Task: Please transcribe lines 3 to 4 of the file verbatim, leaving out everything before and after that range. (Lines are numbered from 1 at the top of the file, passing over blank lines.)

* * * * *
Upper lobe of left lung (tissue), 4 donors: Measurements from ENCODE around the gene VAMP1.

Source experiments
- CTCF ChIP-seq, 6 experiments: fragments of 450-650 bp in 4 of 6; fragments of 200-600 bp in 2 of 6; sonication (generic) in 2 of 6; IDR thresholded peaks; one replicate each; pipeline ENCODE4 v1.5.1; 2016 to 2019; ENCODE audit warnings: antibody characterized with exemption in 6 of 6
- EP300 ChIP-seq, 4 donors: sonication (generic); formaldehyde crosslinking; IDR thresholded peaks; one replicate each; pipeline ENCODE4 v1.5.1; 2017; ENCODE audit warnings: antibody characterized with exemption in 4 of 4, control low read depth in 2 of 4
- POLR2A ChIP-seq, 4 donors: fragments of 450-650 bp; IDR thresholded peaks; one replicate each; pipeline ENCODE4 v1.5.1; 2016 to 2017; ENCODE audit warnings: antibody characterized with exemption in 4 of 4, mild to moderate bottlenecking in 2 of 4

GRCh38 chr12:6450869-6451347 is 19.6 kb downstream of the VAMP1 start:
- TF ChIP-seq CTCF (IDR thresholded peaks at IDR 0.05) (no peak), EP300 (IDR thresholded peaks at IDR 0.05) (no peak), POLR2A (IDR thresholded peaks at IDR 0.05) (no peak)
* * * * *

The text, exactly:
- CTCF ChIP-seq, 6 experiments: fragments of 450-650 bp in 4 of 6; fragments of 200-600 bp in 2 of 6; sonication (generic) in 2 of 6; IDR thresholded peaks; one replicate each; pipeline ENCODE4 v1.5.1; 2016 to 2019; ENCODE audit warnings: antibody characterized with exemption in 6 of 6
- EP300 ChIP-seq, 4 donors: sonication (generic); formaldehyde crosslinking; IDR thresholded peaks; one replicate each; pipeline ENCODE4 v1.5.1; 2017; ENCODE audit warnings: antibody characterized with exemption in 4 of 4, control low read depth in 2 of 4